want to participate. The initial framework will emphasize de facto
 isolation between threads and message passing. It will build on an
 Erlang-inspired message passing design defined and implemented by Sean.

Are these threads going to be green, stackless threads? (I think they are


 Not initially, though that may happen later.  The default static storage class

static data with some other thread. I'm pretty sure this could be fixed with some library work, but it isn't done right now. In short, for now you're more likely to want to use a small number of threads than zillions like you would in Erlang.
Or is mostly the share-nothing approach what you bring from Erlang, using


 The share-nothing approach is the initial goal.  If green threads are used
later

could use with reasonable performance.
 From my point of view, I also think this is the best approach to scalable


 Glad you agree :-)

This is great for super-scalable concurrency, the kind you need for things like servers, but what about the case where you need concurrency mostly to exploit data parallelism in a multicore environment? Are we considering things like parallel foreach, map, reduce, etc. to be orthogonal to what's being discussed here, or do they fit together somehow?
Dec 10 2009
parent reply Sean Kelly <sean invisibleduck.org> writes:
dsimcha Wrote:
 
 This is great for super-scalable concurrency, the kind you need for things like
 servers, but what about the case where you need concurrency mostly to exploit
data
 parallelism in a multicore environment?  Are we considering things like
parallel
 foreach, map, reduce, etc. to be orthogonal to what's being discussed here, or
do
 they fit together somehow?

I think it probably depends on the relative efficiency of a message passing approach to one using a thread pool for the small-N case (particularly for very large datasets). If message passing can come close to the thread pool in performance then it's clearly preferable. It may come down to whether pass by reference is allowed in some instances. It's always possible to use casts to bypass checking and pass by reference anyway, but it would be nice if this weren't necessary.
Dec 10 2009
parent reply dsimcha <dsimcha yahoo.com> writes:
== Quote from Sean Kelly (sean invisibleduck.org)'s article
 dsimcha Wrote:
 This is great for super-scalable concurrency, the kind you need for things like
 servers, but what about the case where you need concurrency mostly to exploit
data
 parallelism in a multicore environment?  Are we considering things like
parallel
 foreach, map, reduce, etc. to be orthogonal to what's being discussed here, or
do
 they fit together somehow?


large datasets). If message passing can come close to the thread pool in performance then it's clearly preferable. It may come down to whether pass by reference is allowed in some instances. It's always possible to use casts to bypass checking and pass by reference anyway, but it would be nice if this weren't necessary. What about simplicity? Message passing is definitely safer. Parallel foreach (the kind that allows implicit sharing of basically everything, including stack variables) is basically a cowboy approach that leaves all safety concerns to the programmer. OTOH, parallel foreach is a very easy construct to understand and use in situations where you have data parallelism and you're doing things that are obviously (from the programmer's perspective) safe, even though they can't be statically proven safe (from the compiler's perspective). Don't get me wrong, I definitely think message passing-style concurrency has its place. It's just the wrong tool for the job if your goal is simply to exploit data parallelism to use as many cores as you can.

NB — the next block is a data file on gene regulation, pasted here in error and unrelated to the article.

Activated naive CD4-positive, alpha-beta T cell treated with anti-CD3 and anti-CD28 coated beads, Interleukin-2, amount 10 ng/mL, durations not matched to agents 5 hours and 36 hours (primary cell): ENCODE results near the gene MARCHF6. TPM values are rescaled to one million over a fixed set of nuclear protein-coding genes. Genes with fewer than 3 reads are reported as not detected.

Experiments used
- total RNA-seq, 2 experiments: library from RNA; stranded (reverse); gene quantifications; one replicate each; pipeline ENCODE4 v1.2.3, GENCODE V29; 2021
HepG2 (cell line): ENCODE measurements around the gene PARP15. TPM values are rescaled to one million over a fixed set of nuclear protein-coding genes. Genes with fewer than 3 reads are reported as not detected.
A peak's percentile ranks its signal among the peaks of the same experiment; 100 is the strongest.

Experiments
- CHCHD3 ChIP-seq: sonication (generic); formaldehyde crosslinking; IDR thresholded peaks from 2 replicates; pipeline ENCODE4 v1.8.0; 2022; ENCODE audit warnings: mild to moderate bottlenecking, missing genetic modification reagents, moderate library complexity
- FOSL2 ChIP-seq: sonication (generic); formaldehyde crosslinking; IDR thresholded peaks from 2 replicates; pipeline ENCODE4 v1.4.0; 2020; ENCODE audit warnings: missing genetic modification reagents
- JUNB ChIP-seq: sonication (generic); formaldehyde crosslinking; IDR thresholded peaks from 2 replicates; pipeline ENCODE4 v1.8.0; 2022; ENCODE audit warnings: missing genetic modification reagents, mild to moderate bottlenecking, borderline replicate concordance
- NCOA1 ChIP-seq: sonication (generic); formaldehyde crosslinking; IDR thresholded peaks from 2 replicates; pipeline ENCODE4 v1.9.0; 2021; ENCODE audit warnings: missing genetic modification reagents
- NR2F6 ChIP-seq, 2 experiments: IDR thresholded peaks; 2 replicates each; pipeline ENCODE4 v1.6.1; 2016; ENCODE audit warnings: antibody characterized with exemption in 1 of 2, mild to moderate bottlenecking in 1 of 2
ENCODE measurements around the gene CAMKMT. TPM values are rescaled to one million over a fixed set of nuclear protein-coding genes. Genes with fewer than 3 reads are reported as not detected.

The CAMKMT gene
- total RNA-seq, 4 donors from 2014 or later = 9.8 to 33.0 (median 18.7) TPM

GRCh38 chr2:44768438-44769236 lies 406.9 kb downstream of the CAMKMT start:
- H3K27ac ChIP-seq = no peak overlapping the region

Dec 10 2009
parent reply Sean Kelly <sean invisibleduck.org> writes:
dsimcha Wrote:

 == Quote from Sean Kelly (sean invisibleduck.org)'s article
 dsimcha Wrote:
 This is great for super-scalable concurrency, the kind you need for things like
 servers, but what about the case where you need concurrency mostly to exploit
data
 parallelism in a multicore environment?  Are we considering things like
parallel
 foreach, map, reduce, etc. to be orthogonal to what's being discussed here, or
do
 they fit together somehow?


large datasets). If message passing can come close to the thread pool in performance then it's clearly preferable. It may come down to whether pass by reference is allowed in some instances. It's always possible to use casts to bypass checking and pass by reference anyway, but it would be nice if this weren't necessary. What about simplicity? Message passing is definitely safer. Parallel foreach (the kind that allows implicit sharing of basically everything, including stack variables) is basically a cowboy approach that leaves all safety concerns to the programmer. OTOH, parallel foreach is a very easy construct to understand and use in situations where you have data parallelism and you're doing things that are obviously (from the programmer's perspective) safe, even though they can't be statically proven safe (from the compiler's perspective).

I'd like to think it isn't necessary to expose the internals of the algorithm to the user. Parallel foreach (or map, since they're the same thing), could as easily divide up the dataset and send slices to worker threads via messages as with a more visible threading model. The only issue I can think of is that for very large datasets you really have to pass references of one kind or another. Scatter/gather with copying just isn't feasible when you're at the limits of virtual memory.
Dec 10 2009
parent reply =?ISO-8859-1?Q?=c1lvaro_Castro-Castilla?= <alvcastro yahoo.es> writes:
Sean Kelly Wrote:

 dsimcha Wrote:
 
 == Quote from Sean Kelly (sean invisibleduck.org)'s article
 dsimcha Wrote:
 This is great for super-scalable concurrency, the kind you need for things like